Chronic psychological threats, such as stress at work or home, conflicts with family and friends and major life changes (divorce, death in the family) can all activate the same alarm system. Even the typical demands of daily life such as driving in traffic and normal parenting demands can contribute to your body’s stress response. It is this chronic activation of the stress response that’s problematic and can be exceedingly detrimental to your health.

Stress and Your Health

Digestive Function When you’re feeling stressed, it’s not uncommon to develop a stomach ache, diarrhea or constipation. That’s because when you’re under stress, blood flow to the digestive system is reduced, stress hormones slow the release of gastric acid and slow gastric emptying. These same hormones can also speed up the action of the intestines. In fact, stress appears to play a role in the development of Irritable Bowel Syndrome (IBS), a cluster of symptoms, consisting of abdominal discomfort, bloating, constipation, and/or diarrhea. IBS is among the most common gastrointestinal disorders for which women seek medical attention. While the disease itself is not inherently different in women than in men, it is much more common among women by a ratio of 3 to 1.

Immune Response The immune system is a complex balancing act between systems that respond to a physical or emotional threat as well as the more specialized components that deal with responding to infection or cellular damage. To deal with acute physical threats, like let’s say a puncture wound or cut, the immune system reacts quickly by creating inflammation around the wound. However, when you experience chronic stress the same acute immune responses may not be beneficial in the long run. In fact when you’re under chronic stress, some features of your immune system are actually suppressed, increasing your susceptibility to infections. Other features of the immune system are permitted to run unchecked, increasing the risk of autoimmune disorders, conditions where your own immune system attacks your body’s own cells. Autoimmune diseases (i.e. lupus, rheumatoid arthritis, multiple sclerosis, and thyroid diseases) occur more often in women, usually striking in the child-bearing years. For example, compared to men, two to three times as many women get multiple sclerosis and rheumatoid arthritis each year, and when it comes to lupus, women outnumber men 9 to 1.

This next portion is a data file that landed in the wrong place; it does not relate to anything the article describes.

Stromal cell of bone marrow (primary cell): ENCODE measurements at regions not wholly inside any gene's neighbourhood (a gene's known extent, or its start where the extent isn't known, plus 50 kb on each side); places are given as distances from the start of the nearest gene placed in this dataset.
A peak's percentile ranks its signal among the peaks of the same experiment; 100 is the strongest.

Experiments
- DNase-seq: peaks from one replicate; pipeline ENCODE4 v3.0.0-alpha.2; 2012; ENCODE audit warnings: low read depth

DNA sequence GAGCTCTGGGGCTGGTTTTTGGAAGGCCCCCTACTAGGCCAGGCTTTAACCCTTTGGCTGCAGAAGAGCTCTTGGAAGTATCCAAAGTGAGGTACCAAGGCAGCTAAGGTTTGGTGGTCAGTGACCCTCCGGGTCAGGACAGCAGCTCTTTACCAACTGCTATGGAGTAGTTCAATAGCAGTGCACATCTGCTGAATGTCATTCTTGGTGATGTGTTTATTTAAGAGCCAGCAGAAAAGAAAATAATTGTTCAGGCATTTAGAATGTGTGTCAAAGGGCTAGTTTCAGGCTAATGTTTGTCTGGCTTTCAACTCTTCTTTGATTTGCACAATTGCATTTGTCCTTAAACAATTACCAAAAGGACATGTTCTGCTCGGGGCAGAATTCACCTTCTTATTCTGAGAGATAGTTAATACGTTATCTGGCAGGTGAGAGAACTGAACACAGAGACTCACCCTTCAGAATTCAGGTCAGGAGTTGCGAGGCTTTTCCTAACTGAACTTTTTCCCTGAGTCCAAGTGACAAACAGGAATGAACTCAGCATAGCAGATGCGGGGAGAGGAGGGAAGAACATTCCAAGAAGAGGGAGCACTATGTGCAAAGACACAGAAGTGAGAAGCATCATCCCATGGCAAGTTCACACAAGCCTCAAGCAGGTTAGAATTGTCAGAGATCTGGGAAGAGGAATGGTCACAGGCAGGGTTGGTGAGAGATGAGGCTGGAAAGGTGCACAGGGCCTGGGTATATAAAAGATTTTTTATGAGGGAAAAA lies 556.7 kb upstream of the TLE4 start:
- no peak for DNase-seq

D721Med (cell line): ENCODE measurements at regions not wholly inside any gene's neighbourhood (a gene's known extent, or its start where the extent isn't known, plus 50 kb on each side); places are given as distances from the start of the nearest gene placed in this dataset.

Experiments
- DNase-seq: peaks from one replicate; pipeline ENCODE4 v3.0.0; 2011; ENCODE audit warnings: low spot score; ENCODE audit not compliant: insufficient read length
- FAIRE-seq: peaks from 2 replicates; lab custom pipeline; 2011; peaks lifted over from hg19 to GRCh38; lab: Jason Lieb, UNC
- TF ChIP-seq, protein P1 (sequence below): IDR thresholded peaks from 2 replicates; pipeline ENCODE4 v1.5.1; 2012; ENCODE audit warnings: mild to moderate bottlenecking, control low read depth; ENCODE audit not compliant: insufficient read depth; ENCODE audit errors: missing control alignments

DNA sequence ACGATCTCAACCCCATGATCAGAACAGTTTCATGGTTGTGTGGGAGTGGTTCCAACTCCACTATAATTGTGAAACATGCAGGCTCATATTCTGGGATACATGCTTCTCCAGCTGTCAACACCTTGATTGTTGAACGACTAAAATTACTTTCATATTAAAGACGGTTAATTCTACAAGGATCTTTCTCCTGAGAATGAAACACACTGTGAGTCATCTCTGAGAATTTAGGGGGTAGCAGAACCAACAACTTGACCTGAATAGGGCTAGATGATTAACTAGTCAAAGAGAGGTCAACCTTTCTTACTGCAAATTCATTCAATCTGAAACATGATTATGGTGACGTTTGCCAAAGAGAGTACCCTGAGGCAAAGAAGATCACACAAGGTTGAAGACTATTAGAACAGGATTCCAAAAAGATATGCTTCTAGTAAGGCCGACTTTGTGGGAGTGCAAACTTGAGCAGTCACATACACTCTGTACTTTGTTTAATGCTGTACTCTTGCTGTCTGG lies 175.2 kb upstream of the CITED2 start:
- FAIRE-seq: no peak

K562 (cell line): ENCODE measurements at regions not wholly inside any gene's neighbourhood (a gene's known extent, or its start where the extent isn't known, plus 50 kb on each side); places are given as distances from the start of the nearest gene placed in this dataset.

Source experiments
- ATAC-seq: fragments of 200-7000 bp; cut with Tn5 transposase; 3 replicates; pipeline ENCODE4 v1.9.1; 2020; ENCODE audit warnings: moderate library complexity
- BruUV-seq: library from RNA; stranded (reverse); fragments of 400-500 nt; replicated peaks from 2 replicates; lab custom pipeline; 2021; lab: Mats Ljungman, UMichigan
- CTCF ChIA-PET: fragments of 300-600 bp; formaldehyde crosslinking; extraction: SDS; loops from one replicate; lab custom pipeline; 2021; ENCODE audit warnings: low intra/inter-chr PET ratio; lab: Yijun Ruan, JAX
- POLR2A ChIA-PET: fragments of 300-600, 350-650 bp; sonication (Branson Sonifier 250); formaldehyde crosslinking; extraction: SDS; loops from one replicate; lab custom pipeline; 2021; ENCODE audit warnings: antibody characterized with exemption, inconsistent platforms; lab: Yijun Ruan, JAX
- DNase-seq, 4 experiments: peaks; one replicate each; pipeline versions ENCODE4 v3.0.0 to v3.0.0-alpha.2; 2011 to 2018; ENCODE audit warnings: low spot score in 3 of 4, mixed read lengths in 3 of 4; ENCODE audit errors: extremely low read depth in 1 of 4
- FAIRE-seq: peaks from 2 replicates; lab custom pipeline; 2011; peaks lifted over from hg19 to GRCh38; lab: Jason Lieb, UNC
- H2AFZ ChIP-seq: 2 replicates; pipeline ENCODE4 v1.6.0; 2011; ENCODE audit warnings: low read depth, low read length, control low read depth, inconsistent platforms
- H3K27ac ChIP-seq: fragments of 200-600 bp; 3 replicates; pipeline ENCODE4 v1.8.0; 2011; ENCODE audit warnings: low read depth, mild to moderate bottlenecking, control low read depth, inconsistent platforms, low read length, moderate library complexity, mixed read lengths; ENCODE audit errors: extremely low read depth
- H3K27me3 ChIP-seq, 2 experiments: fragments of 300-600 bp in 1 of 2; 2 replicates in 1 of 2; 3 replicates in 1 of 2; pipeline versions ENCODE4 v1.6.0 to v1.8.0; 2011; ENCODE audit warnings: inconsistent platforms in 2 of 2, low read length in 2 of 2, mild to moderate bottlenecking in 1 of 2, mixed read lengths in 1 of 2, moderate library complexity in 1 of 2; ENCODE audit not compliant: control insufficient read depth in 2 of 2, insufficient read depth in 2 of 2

Cardiovascular and Nervous System Effects – Chronic activation of stress hormones also raises your heart rate, increases your blood pressure and blood lipids (i.e. cholesterol, triglycerides), all of which can increase your risk of having a heart attack or stroke. Remember that heart disease is the number one killer of women. If your “fight and flight” response never turns off, the by-products of cortisol may contribute to feelings of depression or anxiety. Forget where you parked the car, or set your keys down? Chronic stress also affects the operation and structure of brains cells involved in memory functions.